Who has not marveled at the beautiful sight of birds migrating in a V pattern through the skies? They are a familiar and a lovely sight, but research to date has not come up with a sound explanation for why they do so. A team from the Royal Veterinary College has come up with some remarkable answers. They trained rare birds to migrate by teaching them to follow the lead of a microlight. By fitting data detectors on each bird they were then able to break down and examine the flight patterns of each one.
Among the revelations was the clear evidence that every bird gains “upwash” from the bird in front of it, and carefully positions itself to take every advantage of the movement of air. By monitoring and meticulously tracking every single wing flap of every member of the flock, the scientists could establish a pattern.
Flying in a V is optimal as every bird times its wing beat to take advantage of the lift that streams its way and this enable their heartbeat to go down, providing great energy-saving. The reduction in heartbeat had already been established in a study with pelicans, but this new work has unlocked more secrets regarding speed and positioning.
The intention of the project was to re-introduce the bald headed ibis back into Europe where it had become hunted out and thus was critically endangered. This meant that the birds had lost their intrinsic and intuitive understanding of their navigation route, and had to be re-trained to learn it again. The data loggers on the ibis showed up the intricacies of their aerodynamic skills.
Dr Steven Portugal, the lead researcher from the conservation project, based out of Walarappteam in Austria, explained how they were very aware and continually adjusting to the other birds in the flock. Whether a bird was flapping its wings or gliding along, it created a downward push of air under its wings. This “downwash” is bad for the bird behind. It pulls them down. However, as the air is tugged under, some comes up around the corners of the wingtips, and this is the “upwash.” The optimum place for each bird is to keep its own wingtip in the upwash of the bird it is following. To this end, they will all time each beat absolutely perfectly to catch this good air that propels them forward, almost like a free ride. With each and every wingtip in the upwash, every bird is maximized for efficient flight.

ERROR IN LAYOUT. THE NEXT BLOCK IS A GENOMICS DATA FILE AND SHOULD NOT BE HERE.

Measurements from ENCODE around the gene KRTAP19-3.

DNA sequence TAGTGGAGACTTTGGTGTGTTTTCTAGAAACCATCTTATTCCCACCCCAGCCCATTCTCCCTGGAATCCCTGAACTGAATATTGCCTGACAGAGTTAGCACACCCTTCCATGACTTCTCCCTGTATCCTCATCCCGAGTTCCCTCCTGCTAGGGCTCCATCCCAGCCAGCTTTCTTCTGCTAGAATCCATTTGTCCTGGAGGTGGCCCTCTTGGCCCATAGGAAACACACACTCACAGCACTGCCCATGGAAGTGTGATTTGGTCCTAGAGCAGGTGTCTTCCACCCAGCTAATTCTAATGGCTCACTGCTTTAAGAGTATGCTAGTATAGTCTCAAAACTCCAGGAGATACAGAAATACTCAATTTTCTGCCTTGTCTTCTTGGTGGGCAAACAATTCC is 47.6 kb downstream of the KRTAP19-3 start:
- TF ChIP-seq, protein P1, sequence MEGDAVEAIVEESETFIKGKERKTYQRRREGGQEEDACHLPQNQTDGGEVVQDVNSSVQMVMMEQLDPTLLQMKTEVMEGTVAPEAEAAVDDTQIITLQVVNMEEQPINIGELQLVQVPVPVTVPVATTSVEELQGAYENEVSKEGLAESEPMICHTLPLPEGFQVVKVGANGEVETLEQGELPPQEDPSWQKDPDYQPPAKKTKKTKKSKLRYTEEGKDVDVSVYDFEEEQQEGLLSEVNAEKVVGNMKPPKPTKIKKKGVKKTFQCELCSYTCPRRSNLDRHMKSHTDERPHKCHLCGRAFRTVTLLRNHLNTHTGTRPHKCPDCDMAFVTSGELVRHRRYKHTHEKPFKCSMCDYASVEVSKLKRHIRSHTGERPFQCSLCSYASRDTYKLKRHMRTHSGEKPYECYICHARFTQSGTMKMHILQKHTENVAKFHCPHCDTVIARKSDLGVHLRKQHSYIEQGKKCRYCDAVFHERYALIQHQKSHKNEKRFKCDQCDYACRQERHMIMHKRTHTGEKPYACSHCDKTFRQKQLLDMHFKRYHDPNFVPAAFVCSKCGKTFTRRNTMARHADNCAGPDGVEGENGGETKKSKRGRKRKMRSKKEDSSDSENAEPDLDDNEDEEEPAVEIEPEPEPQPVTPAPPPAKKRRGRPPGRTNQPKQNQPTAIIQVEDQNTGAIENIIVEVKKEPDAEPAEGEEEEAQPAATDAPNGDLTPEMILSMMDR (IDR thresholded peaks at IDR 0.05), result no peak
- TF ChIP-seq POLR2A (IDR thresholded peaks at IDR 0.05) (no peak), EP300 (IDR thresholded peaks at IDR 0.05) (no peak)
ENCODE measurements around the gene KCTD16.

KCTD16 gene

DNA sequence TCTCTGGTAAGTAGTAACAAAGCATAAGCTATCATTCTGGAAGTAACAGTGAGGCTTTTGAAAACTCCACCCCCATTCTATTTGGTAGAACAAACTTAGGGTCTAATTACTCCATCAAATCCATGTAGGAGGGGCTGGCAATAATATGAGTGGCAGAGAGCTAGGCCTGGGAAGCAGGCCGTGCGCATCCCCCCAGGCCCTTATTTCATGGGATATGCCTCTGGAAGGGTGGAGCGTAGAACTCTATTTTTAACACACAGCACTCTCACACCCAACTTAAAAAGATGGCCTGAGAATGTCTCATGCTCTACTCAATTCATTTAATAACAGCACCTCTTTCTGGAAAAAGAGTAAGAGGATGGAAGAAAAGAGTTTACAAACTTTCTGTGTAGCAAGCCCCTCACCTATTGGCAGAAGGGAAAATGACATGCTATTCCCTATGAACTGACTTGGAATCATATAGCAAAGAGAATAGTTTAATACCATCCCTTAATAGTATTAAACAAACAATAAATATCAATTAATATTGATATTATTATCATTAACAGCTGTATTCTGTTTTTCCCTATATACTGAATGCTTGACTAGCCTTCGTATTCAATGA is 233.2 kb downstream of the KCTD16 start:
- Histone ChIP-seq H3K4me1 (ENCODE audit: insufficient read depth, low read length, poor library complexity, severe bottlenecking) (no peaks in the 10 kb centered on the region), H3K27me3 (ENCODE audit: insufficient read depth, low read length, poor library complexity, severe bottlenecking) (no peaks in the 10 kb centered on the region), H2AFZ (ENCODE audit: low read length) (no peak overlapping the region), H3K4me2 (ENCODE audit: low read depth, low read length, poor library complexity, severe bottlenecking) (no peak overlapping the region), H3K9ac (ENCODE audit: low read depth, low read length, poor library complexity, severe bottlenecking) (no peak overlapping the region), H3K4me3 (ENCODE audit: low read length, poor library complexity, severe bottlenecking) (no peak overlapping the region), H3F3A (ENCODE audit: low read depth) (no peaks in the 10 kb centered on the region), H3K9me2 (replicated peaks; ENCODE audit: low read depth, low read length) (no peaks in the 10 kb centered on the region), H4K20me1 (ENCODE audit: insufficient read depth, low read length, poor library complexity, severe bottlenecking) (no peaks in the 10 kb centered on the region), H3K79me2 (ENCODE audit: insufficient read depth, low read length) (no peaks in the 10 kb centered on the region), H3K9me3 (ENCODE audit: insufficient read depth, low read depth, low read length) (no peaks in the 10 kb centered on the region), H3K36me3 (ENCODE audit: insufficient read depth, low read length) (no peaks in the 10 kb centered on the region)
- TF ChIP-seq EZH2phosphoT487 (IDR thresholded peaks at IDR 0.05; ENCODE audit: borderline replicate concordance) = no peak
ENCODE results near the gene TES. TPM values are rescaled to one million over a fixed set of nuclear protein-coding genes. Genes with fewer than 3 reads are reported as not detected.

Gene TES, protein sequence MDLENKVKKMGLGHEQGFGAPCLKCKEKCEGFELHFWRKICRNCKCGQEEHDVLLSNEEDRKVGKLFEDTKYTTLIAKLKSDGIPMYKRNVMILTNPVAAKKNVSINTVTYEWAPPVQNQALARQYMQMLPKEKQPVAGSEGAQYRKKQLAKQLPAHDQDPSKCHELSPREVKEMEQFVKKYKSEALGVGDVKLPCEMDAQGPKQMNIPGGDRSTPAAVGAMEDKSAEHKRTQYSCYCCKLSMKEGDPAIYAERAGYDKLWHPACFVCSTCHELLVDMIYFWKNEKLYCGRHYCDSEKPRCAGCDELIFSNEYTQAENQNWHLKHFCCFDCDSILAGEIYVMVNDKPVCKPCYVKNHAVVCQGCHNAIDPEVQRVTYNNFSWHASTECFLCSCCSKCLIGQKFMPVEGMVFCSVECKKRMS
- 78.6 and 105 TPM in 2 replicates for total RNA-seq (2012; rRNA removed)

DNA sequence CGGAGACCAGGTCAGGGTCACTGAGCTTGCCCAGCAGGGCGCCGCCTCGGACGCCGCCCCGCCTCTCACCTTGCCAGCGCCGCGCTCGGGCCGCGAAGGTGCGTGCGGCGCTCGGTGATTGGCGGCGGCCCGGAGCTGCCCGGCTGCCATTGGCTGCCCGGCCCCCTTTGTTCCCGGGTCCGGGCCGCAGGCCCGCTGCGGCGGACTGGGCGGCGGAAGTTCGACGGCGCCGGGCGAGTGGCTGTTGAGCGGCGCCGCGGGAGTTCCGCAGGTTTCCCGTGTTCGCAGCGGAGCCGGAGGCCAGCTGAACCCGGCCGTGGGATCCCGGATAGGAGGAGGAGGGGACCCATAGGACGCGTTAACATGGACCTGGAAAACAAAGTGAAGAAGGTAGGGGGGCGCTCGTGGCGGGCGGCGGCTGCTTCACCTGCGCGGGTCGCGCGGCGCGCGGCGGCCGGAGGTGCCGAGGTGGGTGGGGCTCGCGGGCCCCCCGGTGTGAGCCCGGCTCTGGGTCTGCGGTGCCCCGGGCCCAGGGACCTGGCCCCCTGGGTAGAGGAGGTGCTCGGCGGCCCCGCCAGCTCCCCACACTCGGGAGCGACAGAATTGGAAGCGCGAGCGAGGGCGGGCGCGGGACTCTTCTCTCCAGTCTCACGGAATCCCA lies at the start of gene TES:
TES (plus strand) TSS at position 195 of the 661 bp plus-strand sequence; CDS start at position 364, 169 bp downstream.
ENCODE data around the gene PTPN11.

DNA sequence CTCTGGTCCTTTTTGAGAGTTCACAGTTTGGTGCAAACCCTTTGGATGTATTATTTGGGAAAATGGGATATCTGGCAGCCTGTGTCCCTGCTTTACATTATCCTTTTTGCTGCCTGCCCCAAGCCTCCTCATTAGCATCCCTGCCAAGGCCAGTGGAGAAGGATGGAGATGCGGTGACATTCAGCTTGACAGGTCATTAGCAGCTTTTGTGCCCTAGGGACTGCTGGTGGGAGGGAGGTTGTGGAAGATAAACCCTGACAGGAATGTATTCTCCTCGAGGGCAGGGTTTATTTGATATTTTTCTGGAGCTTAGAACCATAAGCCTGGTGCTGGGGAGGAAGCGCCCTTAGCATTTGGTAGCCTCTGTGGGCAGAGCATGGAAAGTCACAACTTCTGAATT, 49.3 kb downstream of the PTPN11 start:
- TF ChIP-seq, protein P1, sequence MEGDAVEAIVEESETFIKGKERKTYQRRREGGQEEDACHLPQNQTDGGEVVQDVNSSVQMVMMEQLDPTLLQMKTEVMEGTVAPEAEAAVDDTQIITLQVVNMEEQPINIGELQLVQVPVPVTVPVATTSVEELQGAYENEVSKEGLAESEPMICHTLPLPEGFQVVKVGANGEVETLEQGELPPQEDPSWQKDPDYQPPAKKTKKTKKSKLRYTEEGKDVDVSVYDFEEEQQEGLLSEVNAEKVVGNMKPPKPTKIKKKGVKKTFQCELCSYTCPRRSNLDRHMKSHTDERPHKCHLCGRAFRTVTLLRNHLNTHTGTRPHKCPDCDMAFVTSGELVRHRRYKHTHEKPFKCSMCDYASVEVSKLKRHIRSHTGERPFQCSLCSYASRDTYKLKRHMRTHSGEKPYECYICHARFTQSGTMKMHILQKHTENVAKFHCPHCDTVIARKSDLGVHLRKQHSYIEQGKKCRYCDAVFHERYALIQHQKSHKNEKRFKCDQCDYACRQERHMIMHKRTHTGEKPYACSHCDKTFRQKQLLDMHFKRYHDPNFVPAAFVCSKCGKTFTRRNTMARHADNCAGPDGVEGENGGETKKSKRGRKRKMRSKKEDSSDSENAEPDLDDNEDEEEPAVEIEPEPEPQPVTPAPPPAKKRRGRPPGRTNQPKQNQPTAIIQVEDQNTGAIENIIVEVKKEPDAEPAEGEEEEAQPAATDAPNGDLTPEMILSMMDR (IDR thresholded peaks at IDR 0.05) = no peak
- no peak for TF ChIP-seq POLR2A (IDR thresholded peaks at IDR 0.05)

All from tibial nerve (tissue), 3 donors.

Professor of biomechanics at Oxford University, Adrian Thomas, echoes many people’s sentiments when he remarks,”V formations are so beautiful.” He sees useful ramifications for the unmanned aerial vehicle industry from this work by the Austrian team. Dr Portugal also says that the elucidation of this mechanism may now help these UAV companies to evolve better fuel saving machines.
Portugal thinks that what the birds can achieve is truly amazing, and “from a sensory point of view, it’s really incredible.” He has published his findings in the journal Nature. As he says in the opening paragraph of his results, bird flock V formations have been intruiging researchers and always attracted attention from both the scientific and the popular spheres. He and his colleagues have finally sourced accurate data for the long-held assumption that there are energy benefits to flying in formation.
The so-called “upwash exploitation” coupled with the avoidance of the downwash is the secret to the flap cycle and its astounding success. Finally, there is a clear explanation as to why birds choose to fly in V formations.
By Kate Henderson